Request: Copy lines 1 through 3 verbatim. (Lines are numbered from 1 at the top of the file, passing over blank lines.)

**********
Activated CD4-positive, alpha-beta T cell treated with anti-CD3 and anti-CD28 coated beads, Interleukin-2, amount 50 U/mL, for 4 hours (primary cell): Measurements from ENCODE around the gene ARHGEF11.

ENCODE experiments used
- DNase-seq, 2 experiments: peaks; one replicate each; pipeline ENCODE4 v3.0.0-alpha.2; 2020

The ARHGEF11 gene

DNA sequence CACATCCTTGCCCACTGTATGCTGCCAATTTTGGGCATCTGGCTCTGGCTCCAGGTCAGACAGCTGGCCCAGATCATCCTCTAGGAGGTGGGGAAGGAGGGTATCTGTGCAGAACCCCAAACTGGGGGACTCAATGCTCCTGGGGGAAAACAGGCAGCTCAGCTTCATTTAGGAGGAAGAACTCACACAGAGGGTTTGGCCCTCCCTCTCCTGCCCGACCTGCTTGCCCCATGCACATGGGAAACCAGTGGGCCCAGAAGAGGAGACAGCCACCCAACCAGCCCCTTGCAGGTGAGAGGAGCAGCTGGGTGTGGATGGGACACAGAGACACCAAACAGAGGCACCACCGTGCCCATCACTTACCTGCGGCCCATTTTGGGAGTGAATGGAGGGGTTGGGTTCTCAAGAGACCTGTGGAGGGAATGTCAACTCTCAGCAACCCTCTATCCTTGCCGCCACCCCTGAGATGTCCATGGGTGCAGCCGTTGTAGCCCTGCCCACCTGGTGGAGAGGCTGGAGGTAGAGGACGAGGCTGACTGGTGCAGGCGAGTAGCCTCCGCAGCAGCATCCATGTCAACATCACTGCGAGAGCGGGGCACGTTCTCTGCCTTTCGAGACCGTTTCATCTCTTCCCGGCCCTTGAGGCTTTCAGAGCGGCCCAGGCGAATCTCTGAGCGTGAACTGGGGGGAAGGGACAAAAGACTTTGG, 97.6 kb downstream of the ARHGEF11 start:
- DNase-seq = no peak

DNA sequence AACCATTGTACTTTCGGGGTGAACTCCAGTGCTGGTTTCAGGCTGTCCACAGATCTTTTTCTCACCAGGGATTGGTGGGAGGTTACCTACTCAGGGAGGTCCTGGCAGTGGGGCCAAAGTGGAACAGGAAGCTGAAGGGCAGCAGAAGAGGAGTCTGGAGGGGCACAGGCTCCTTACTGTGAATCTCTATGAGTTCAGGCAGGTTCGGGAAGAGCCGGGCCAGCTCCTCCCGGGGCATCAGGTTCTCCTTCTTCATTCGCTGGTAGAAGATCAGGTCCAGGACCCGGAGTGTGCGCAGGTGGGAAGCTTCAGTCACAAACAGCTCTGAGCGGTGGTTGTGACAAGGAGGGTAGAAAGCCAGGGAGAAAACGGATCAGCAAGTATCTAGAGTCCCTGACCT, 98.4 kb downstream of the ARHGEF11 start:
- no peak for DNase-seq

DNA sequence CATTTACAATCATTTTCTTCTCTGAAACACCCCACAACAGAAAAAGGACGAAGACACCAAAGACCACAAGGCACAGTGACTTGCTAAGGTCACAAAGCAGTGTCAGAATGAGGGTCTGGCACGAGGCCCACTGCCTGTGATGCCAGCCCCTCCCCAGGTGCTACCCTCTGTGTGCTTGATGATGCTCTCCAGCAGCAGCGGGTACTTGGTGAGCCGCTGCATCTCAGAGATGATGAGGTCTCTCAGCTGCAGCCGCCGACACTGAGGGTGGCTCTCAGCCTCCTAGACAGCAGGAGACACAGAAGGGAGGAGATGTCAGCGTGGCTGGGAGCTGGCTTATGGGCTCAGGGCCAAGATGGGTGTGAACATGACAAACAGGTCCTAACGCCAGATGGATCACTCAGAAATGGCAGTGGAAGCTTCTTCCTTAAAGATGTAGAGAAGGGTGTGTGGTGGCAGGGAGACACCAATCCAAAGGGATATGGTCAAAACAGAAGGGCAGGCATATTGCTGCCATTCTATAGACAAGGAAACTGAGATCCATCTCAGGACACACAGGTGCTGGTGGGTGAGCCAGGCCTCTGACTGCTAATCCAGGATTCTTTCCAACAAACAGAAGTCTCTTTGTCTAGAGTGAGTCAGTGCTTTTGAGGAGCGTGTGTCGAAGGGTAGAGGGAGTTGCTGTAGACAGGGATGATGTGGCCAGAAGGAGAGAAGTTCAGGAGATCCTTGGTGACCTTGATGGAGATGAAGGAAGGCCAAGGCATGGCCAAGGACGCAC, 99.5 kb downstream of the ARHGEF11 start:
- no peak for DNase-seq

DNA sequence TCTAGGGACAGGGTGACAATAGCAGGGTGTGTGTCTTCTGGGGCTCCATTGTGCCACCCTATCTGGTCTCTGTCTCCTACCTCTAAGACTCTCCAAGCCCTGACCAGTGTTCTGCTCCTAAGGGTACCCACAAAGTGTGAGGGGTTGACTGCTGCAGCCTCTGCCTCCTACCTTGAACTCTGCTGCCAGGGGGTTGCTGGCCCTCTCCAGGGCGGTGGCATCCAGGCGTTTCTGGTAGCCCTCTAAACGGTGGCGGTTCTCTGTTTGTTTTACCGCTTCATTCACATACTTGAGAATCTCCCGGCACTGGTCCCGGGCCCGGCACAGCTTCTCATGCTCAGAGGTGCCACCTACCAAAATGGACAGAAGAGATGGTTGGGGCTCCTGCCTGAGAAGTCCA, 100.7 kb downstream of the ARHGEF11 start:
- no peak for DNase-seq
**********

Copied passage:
Activated CD4-positive, alpha-beta T cell treated with anti-CD3 and anti-CD28 coated beads, Interleukin-2, amount 50 U/mL, for 4 hours (primary cell): Measurements from ENCODE around the gene ARHGEF11.

ENCODE experiments used
- DNase-seq, 2 experiments: peaks; one replicate each; pipeline ENCODE4 v3.0.0-alpha.2; 2020